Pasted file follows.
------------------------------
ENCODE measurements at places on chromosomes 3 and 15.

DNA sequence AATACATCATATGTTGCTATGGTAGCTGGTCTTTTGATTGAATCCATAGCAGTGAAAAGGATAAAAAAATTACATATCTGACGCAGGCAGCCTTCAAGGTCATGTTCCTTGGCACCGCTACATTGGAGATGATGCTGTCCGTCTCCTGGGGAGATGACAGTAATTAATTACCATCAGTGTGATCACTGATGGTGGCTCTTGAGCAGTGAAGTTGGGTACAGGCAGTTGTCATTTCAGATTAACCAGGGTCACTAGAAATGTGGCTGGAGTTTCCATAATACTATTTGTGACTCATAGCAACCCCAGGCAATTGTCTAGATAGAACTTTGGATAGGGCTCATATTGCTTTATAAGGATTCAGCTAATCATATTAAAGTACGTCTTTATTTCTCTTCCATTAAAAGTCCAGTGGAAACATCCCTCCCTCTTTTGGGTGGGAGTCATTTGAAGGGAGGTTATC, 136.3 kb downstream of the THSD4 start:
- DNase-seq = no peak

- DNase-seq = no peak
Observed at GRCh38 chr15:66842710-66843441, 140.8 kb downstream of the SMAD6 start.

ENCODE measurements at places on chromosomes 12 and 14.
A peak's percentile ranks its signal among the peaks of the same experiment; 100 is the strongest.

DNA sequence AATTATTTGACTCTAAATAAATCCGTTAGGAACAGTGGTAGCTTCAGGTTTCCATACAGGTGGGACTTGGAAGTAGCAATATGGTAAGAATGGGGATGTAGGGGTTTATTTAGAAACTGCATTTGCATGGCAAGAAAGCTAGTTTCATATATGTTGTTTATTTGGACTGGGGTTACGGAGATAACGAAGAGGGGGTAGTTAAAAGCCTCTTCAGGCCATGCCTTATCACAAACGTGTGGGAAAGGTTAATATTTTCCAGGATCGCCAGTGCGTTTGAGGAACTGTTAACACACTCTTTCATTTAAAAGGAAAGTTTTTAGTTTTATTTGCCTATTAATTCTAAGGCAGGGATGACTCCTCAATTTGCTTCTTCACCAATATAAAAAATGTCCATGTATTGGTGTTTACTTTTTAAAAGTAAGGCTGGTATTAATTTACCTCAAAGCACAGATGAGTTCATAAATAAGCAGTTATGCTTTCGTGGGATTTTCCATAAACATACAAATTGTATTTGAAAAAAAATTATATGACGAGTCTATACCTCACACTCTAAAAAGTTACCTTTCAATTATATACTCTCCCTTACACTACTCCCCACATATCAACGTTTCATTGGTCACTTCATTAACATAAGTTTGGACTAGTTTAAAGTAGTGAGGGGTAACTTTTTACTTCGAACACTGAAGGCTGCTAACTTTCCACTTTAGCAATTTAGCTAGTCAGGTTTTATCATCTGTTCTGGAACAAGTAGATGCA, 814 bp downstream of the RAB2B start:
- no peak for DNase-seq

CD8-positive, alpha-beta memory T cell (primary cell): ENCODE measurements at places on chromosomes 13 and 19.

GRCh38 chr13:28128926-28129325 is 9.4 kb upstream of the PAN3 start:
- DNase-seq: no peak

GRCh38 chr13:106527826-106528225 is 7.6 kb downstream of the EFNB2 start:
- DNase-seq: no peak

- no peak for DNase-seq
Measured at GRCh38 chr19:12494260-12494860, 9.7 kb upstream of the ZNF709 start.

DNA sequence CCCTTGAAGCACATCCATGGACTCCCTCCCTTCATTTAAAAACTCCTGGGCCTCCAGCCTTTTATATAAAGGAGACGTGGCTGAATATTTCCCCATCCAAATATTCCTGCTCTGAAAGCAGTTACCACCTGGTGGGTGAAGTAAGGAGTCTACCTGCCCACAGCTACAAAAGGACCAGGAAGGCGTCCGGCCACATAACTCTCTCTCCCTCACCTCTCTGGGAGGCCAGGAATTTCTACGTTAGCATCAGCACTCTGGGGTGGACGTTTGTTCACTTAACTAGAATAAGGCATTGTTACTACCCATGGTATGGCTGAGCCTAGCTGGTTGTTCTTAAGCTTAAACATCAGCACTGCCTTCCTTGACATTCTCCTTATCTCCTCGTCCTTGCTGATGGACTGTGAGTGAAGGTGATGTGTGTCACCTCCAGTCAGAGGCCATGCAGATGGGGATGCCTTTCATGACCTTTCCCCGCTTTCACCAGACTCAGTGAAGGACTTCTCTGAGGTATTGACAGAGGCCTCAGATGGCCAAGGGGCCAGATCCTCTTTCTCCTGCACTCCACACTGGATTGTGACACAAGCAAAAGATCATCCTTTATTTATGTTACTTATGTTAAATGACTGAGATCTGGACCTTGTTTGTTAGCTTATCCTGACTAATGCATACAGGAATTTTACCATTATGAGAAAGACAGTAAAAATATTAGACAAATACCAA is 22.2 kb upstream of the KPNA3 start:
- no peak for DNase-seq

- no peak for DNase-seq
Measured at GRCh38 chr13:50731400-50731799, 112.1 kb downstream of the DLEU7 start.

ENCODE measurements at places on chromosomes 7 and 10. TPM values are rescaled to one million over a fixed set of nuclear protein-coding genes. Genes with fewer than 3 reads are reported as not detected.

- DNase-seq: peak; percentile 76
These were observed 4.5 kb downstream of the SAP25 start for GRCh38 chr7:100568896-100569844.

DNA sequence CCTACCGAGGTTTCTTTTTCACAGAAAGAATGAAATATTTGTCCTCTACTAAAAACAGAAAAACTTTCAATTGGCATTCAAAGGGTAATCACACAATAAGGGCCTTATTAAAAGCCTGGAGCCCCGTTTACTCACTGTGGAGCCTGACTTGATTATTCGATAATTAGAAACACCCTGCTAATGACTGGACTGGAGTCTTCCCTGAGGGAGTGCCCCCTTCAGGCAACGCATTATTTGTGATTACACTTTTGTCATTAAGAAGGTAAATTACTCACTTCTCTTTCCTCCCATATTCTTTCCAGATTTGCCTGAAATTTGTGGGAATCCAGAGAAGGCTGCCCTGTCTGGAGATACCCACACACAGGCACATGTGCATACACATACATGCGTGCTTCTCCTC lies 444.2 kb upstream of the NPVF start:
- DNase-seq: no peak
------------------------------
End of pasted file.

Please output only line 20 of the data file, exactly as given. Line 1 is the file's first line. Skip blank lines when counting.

Measured at GRCh38 chr13:50731400-50731799, 112.1 kb downstream of the DLEU7 start.